Advanced DIY Plumbing: How to Correctly Install a Channel Drain
Channel drains are excellent drainage solutions for driveways and walkways that experience flooding during heavy rainstorms. Excess rainfall can bring sediment to the bottom of a driveway building up around the gate track and motor and causing all sorts of issues for the homeowner. The best way to avoid this type of flooding is to install a channel drain that will catch the excess runoff and sediment redirecting it away from the area and into the stormwater system.
This piece is a step-by-step guide on how to do this carefully and correctly. Seaqual offers an excellent one meter channel drain called 4All which comes with either a black HD-PE plastic grate for coastal installations or a galvanized steel grate for in-land installations. We import this product from Muflè in Italy.
4All Channel Installed - Property of Seaqual
Before proceeding, please ensure you have the following materials and equipment:
4All channels (as many as you need for the required length)
90° PVC corner
75/110mm universal adapter (Sold by Seaqual)
110mm PVC pipe
PVC weld adhesive
Hammer/ sharp Stanley knife
Angle grinder (with a masonry cutting disc)
A large pick
Long wooden plank
Tools & Equipment - Canva Images
Once you have established the correct drainage layout, use the chalk line and line level to create two parallel lines across the driveway where the channel is to be installed. The 4All channel is 110mm wide and so the lines will need to be at least 350mm apart. Simply pull the rope out of the chalk line across the driveway and snap it.
If the driveway is tarred, then fire up the angle grinder and use it to saw along the two chalk lines followed by the pick to break apart the tar in the center. If it’s a brick driveway, then simply remove the bricks to clear space for the installation.
Using the spade, dig a trench that is at least 250mm deep to accommodate the 100mm channel depth as well as the outlet and storm water pipe of choice. The depth of the trench may vary according to the size of the storm water pipe chosen. We generally recommend that the channel, including the outlet and storm water pipe, should lay on a concrete bed of about 100mm.
Assemble the channels by sliding the male end that has a rib, into the female end which has a recess. Then slide a stop-end in on both ends of the channel. On the end of the channel that will connect out to the PVC pipe, open the bottom outlet with either a hammer or a Stanley knife. Lastly, join the two halves of the outlet, line them up with the screw holes and screw them firmly into place.
For the concrete, mix three parts river sand with two parts cement. Add water and mix slowly in the wheelbarrow, maintaining a firm consistency. Lay the bottom of the trench with a 100mm bed of concrete and ensure that its level throughout. Wait an hour to let it set slightly and then float the channels on a minimum fall of 3mm per channel and ensure that they are embedded firmly in the trench. Lay the spirit level across the top of the channel to ensure that its level with the driveway.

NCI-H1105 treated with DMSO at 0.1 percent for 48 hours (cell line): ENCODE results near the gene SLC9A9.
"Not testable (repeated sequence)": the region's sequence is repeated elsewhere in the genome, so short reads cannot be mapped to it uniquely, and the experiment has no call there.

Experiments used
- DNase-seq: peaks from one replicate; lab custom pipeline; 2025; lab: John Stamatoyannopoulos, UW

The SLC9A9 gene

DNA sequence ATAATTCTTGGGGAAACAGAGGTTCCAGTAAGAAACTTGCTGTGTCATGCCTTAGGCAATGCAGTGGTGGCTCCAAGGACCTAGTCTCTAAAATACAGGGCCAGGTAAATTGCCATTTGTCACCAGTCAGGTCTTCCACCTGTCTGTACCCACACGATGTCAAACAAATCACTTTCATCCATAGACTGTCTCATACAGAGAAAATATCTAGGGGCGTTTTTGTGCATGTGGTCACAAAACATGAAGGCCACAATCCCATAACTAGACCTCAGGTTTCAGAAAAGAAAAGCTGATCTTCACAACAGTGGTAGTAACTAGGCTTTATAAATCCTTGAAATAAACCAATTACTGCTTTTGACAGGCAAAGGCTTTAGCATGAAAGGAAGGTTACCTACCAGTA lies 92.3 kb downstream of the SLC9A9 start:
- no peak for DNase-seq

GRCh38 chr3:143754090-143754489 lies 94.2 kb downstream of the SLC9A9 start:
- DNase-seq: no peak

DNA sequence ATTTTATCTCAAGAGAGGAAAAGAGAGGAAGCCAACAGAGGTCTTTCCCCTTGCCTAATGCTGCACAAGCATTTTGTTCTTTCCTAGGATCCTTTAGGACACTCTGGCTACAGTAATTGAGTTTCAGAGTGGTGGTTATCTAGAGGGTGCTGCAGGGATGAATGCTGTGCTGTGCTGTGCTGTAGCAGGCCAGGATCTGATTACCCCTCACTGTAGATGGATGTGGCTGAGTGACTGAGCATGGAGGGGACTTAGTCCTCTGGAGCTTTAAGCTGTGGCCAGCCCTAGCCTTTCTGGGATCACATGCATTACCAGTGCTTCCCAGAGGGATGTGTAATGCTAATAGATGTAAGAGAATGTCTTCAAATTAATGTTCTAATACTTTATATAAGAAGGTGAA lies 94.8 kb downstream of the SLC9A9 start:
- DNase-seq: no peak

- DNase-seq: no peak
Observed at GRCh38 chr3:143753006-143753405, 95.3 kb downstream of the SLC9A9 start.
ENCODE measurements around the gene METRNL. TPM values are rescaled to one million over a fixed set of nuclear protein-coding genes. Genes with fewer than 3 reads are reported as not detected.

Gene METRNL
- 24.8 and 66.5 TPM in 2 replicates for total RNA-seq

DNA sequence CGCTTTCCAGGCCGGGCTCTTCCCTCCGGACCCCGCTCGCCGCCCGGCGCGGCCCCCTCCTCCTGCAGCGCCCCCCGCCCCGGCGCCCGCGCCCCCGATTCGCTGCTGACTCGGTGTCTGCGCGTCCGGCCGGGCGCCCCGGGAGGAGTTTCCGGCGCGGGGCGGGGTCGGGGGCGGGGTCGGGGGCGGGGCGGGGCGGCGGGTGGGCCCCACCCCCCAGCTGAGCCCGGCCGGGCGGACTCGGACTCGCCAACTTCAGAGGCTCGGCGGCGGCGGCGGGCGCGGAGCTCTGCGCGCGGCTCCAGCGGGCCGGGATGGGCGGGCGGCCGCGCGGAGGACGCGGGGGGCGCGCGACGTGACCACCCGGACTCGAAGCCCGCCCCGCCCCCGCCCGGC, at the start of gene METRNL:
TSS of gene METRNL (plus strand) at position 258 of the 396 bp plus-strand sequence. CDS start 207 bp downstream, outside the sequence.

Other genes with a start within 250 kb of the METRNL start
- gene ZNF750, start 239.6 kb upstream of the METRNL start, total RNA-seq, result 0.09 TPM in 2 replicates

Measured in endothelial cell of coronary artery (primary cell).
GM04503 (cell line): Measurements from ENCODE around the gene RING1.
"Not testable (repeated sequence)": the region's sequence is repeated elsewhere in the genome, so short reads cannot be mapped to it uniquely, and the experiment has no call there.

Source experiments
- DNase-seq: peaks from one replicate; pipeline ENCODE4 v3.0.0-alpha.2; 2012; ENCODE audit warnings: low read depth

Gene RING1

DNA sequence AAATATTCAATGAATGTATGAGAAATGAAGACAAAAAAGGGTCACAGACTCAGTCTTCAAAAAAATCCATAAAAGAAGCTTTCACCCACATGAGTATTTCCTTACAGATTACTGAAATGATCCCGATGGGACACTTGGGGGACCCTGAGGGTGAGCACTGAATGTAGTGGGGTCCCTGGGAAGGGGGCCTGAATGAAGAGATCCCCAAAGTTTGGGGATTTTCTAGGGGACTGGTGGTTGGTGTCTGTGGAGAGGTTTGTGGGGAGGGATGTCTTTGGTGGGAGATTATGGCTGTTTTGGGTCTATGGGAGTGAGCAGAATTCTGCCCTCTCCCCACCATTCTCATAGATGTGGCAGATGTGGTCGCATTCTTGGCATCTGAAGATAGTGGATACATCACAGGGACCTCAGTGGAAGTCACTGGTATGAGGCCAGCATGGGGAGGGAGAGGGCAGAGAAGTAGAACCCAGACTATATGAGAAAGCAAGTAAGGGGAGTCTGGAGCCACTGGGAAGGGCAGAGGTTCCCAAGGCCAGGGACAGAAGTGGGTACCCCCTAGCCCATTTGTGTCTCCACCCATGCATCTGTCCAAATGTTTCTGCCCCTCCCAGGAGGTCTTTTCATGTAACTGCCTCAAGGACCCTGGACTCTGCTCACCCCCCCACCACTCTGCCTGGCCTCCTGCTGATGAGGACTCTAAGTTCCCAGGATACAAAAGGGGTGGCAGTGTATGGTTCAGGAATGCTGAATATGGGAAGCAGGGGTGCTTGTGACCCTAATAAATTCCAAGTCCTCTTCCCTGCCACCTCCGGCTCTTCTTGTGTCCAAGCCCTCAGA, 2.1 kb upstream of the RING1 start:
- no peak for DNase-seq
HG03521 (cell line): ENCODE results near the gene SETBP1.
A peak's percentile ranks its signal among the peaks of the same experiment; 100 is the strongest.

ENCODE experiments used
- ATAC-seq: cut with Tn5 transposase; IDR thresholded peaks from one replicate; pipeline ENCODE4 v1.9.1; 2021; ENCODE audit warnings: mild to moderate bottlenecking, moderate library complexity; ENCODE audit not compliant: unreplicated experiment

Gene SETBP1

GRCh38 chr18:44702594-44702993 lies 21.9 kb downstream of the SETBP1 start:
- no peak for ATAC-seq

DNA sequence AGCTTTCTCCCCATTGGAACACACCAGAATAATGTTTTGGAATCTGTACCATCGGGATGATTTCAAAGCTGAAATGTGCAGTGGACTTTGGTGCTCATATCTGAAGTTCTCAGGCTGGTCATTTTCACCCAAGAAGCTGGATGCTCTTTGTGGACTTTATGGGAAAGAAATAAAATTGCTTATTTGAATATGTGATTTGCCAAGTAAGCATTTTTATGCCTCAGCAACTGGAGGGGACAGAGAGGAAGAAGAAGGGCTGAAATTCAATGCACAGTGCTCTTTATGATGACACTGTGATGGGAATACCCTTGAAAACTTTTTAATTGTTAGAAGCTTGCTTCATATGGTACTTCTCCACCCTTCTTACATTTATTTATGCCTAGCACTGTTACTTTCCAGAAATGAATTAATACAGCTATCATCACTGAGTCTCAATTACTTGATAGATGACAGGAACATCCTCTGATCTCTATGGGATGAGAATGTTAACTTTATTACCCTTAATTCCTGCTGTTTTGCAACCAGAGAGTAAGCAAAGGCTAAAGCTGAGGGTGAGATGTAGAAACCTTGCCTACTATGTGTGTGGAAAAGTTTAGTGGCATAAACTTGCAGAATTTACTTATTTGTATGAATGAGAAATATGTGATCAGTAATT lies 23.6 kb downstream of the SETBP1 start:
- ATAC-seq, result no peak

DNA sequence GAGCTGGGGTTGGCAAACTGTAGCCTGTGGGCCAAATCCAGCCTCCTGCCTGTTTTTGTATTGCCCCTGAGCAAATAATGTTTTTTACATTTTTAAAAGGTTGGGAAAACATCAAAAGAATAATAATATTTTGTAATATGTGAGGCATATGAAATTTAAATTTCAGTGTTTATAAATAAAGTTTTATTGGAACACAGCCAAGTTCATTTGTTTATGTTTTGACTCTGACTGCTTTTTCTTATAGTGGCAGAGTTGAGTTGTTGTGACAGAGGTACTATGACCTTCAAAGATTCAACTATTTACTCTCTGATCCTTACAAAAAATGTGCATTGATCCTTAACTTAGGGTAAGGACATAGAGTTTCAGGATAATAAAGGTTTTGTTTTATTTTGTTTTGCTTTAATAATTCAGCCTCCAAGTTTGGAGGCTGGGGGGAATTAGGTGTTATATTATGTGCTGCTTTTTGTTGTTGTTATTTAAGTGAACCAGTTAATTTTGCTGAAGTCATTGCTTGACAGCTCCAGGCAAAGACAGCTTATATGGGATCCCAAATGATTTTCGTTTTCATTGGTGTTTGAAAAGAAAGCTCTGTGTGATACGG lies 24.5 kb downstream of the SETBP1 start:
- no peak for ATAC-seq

Using the 90 ° rubberised PVC socket adapter, connect the bottom outlet to the PVC pipe and ensure that it leads the water away into the storm water system.
Now that the channel is in place, use the trowel to feed cement into the sides ensuring that they are filled properly without any air pockets. The cement should sit flush with the drain and the driveway. Keep the channel grates on during this phase so that the channel does not change shape slightly and try to be careful not to damage or stain them. Be sure to wipe them down before the cement sets to ensure a neat finish. If you are working with a brick driveway, then ensure that enough space is provided for the bricks to sit flush with the drain when relaying them over the concrete.
We recommend placing a plank over the top of the installation and weighing it down with a few bricks to ensure that the channel does not lift during the drying process. Leave it to set for 2-3 days before driving any vehicles over it.
4All Channel installed in a driveway - Property of Seaqual
In some cases, installers will need to shorten the drain to cater for an awkward length. This can become quite complicated with the need to plastic weld pieces together and as a result, the finished installation is often unsightly. We recommend that installers avoid this situation entirely by opting to use our QualiDrain channel instead. For more info on this product and why it is such an excellent solution, watch our QualiDrain video.
QualiDrain - Property of Seaqual
A detailed QualiDrain installation blog is coming soon!
For installation queries or to request a technical data sheet, please email email@example.com
Thanks for reading and happy plumbing! :)